Mammalian mitochondria are emerging as a critical stress-responsive contributor to cellular life/death and developmental outcomes. Maintained as an organellar network distributed throughout the cell, mitochondria respond to cellular stimuli and stresses through highly sensitive structural dynamics, particularly in energetically demanding cell settings such as cardiac and muscle tissues. Fusion allows individual mitochondria to form an interconnected reticular network, while fission divides the network into a collection of vesicular organelles. Crucially, optic atrophy-1 (OPA1) directly links mitochondrial structure and bioenergetic function: when the transmembrane potential across the inner membrane (ΔΨm) is intact, long L-OPA1 isoforms carry out fusion of the mitochondrial inner membrane. When ΔΨm is lost, L-OPA1 is cleaved to short, fusion-inactive S-OPA1 isoforms by the stress-sensitive OMA1 metalloprotease, causing the mitochondrial network to collapse to a fragmented population of organelles. This proteolytic mechanism provides sensitive regulation of organellar structure/function but also engages directly with apoptotic factors as a major mechanism of mitochondrial participation in cellular stress response. Furthermore, emerging evidence suggests that this proteolytic mechanism may have critical importance for cell developmental programs, particularly in cardiac, neuronal, and stem cell settings. OMA1's role as a key mitochondrial stress-sensitive protease motivates exciting new questions regarding its mechanistic regulation and interactions, as well as its broader importance through involvement in apoptotic, stress response, and developmental pathways.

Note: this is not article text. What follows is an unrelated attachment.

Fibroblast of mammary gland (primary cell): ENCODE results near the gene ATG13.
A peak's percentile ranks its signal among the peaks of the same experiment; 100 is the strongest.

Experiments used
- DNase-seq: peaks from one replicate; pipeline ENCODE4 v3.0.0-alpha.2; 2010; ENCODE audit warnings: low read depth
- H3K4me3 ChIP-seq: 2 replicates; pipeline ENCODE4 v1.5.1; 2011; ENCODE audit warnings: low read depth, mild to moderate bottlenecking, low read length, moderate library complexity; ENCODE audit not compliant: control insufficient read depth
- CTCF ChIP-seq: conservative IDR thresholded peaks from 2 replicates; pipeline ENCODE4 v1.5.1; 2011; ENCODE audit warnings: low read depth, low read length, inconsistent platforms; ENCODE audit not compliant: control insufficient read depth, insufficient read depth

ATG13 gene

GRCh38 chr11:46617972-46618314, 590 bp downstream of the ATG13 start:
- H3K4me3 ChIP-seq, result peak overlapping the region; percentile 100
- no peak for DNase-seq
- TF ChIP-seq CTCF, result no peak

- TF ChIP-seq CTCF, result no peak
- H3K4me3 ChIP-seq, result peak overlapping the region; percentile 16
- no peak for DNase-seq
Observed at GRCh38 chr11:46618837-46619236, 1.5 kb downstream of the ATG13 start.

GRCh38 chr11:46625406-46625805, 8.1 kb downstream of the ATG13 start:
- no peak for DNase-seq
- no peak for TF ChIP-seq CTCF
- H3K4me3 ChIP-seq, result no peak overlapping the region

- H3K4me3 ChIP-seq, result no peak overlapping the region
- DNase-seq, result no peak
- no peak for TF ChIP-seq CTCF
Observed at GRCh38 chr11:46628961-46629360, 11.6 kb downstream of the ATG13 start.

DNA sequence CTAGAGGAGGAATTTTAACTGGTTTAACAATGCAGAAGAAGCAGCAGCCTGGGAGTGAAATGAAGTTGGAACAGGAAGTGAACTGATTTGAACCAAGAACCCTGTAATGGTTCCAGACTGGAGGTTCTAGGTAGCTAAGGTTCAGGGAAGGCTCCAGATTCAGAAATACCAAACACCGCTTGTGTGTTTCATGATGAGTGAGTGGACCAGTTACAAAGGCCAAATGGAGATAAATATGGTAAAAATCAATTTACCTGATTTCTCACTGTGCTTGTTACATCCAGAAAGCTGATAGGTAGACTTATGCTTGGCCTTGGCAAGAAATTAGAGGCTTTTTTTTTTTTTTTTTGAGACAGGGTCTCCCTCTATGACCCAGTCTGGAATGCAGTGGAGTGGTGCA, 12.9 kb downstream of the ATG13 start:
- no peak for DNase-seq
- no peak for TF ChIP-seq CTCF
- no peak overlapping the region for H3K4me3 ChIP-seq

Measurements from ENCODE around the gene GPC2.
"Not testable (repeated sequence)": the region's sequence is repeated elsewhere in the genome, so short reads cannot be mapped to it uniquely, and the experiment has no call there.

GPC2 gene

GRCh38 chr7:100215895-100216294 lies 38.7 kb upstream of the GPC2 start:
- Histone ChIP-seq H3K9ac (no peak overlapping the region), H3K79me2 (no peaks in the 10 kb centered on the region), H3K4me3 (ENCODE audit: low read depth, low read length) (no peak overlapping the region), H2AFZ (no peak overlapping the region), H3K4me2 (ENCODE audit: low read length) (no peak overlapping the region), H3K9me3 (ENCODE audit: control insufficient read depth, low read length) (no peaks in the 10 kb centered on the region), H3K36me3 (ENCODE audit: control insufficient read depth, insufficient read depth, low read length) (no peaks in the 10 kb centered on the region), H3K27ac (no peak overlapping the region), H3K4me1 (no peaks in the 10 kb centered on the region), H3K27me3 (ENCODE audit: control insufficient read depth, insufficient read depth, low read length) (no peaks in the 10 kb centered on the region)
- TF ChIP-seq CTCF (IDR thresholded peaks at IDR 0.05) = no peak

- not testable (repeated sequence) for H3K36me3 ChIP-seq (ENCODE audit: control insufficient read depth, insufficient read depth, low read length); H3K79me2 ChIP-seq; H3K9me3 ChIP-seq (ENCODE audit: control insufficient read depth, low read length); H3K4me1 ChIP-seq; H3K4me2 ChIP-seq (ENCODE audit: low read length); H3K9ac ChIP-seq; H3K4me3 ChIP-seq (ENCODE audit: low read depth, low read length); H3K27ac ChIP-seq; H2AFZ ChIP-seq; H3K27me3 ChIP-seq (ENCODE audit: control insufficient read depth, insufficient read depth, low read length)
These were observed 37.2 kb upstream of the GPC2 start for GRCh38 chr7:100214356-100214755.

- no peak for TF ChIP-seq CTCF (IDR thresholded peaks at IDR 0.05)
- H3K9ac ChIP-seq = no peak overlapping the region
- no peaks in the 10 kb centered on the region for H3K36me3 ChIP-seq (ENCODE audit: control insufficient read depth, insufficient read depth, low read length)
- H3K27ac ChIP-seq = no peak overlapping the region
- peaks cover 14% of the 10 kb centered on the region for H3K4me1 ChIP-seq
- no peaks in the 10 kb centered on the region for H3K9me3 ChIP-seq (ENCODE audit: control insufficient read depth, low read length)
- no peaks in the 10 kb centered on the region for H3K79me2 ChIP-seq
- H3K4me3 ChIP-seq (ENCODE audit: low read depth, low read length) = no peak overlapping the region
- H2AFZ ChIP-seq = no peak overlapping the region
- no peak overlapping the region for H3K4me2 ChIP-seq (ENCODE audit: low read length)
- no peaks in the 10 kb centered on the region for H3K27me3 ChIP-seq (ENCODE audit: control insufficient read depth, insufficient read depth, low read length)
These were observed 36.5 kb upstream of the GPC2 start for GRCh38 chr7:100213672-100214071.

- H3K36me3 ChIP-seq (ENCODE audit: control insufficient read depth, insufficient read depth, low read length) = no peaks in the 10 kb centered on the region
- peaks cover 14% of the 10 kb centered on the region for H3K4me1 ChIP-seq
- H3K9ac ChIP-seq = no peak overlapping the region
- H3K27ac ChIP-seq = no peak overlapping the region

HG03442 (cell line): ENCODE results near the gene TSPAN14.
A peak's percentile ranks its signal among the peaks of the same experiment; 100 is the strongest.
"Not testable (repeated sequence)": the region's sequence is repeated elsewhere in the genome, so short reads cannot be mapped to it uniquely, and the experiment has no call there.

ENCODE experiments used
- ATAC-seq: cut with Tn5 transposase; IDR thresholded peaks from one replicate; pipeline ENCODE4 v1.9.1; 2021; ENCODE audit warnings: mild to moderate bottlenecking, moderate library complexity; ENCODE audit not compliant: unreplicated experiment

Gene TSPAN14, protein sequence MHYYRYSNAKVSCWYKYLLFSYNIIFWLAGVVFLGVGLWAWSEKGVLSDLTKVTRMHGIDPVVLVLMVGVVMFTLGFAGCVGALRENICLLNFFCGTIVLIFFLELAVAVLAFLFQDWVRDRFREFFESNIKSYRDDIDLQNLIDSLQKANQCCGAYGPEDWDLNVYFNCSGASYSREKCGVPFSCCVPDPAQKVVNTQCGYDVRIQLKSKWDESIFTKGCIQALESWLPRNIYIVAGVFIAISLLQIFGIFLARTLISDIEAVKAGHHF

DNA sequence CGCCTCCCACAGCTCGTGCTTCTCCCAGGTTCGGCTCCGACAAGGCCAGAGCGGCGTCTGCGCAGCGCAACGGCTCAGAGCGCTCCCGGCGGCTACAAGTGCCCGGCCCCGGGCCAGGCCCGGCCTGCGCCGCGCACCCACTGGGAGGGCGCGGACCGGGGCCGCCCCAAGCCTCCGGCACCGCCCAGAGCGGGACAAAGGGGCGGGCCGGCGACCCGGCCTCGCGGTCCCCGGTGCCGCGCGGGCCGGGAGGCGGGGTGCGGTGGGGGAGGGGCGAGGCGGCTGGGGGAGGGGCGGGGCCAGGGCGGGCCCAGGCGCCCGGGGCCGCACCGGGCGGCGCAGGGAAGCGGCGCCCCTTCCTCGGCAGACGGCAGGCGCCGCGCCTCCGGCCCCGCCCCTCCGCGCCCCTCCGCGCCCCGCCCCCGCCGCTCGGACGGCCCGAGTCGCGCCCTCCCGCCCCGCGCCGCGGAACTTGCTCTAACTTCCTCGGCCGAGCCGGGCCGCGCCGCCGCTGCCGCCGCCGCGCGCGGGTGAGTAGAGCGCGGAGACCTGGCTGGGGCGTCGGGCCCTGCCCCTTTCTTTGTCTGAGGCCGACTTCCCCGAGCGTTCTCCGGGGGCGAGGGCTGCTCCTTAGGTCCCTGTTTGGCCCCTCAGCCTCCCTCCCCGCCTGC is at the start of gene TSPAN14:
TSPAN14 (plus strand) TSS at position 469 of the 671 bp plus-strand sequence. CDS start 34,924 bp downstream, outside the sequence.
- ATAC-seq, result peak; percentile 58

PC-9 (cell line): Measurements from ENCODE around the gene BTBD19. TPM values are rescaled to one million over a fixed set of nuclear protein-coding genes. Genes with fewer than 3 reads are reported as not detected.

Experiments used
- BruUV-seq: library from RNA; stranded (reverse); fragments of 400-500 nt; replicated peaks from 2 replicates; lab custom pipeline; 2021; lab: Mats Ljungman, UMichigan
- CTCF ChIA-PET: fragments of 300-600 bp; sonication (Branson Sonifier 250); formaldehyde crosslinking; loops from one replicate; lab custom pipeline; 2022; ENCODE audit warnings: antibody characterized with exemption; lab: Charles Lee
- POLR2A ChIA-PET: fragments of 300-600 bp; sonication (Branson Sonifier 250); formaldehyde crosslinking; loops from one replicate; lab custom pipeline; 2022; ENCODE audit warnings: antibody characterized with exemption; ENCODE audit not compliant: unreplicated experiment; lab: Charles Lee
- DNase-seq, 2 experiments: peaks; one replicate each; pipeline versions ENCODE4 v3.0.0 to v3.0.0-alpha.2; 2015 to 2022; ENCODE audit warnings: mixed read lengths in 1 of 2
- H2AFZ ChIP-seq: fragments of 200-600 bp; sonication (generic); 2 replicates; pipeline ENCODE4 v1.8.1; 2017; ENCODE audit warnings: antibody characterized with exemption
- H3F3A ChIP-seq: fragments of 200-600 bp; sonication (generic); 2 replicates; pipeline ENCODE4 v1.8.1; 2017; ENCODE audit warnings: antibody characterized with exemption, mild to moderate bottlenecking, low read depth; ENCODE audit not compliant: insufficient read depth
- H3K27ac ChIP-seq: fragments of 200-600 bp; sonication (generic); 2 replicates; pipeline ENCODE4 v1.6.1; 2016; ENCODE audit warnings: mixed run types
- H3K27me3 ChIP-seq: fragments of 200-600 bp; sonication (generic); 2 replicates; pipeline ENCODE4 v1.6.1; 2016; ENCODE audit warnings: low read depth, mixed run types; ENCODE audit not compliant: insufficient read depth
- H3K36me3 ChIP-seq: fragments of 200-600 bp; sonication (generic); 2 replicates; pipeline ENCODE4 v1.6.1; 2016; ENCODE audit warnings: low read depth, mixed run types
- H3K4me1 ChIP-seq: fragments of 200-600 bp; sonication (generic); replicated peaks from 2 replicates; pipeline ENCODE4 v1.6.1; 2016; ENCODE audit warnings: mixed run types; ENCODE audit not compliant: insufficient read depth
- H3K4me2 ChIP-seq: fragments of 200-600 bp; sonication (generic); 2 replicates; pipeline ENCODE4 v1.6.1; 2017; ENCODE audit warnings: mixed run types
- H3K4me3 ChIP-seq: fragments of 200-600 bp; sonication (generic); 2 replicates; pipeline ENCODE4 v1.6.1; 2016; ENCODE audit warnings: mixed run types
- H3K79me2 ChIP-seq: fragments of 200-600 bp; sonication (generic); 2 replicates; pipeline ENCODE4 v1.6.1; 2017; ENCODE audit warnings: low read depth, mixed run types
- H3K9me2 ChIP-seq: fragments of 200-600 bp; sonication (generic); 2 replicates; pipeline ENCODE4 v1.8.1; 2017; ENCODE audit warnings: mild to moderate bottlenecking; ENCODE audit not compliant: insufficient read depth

Gilkerson R, De La Torre P, St Vallier S. Mitochondrial OMA1 and OPA1 as Gatekeepers of Organellar Structure/Function and Cellular Stress Response. Front Cell Dev Biol. 2021 Mar 25;9:626117. doi: 10.3389/fcell.2021.626117. PMID: 33842456; PMCID: PMC8027119.
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